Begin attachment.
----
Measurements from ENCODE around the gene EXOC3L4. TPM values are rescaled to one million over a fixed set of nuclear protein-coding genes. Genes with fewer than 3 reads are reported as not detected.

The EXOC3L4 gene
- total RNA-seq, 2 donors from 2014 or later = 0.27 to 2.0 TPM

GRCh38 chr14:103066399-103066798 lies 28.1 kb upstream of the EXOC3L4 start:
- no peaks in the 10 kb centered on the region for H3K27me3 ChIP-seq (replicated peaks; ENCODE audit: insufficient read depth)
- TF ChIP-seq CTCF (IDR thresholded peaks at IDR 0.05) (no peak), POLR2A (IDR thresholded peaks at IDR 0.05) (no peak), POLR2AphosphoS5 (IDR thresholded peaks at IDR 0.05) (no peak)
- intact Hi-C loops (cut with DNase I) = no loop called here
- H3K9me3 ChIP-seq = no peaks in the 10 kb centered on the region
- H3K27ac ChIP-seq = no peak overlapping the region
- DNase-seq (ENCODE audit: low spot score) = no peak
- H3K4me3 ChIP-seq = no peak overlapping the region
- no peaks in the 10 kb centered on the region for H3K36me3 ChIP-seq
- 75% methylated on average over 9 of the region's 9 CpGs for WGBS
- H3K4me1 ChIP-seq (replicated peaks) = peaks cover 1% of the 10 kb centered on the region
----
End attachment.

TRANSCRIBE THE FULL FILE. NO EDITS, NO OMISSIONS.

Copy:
Measurements from ENCODE around the gene EXOC3L4. TPM values are rescaled to one million over a fixed set of nuclear protein-coding genes. Genes with fewer than 3 reads are reported as not detected.

The EXOC3L4 gene
- total RNA-seq, 2 donors from 2014 or later = 0.27 to 2.0 TPM

GRCh38 chr14:103066399-103066798 lies 28.1 kb upstream of the EXOC3L4 start:
- no peaks in the 10 kb centered on the region for H3K27me3 ChIP-seq (replicated peaks; ENCODE audit: insufficient read depth)
- TF ChIP-seq CTCF (IDR thresholded peaks at IDR 0.05) (no peak), POLR2A (IDR thresholded peaks at IDR 0.05) (no peak), POLR2AphosphoS5 (IDR thresholded peaks at IDR 0.05) (no peak)
- intact Hi-C loops (cut with DNase I) = no loop called here
- H3K9me3 ChIP-seq = no peaks in the 10 kb centered on the region
- H3K27ac ChIP-seq = no peak overlapping the region
- DNase-seq (ENCODE audit: low spot score) = no peak
- H3K4me3 ChIP-seq = no peak overlapping the region
- no peaks in the 10 kb centered on the region for H3K36me3 ChIP-seq
- 75% methylated on average over 9 of the region's 9 CpGs for WGBS
- H3K4me1 ChIP-seq (replicated peaks) = peaks cover 1% of the 10 kb centered on the region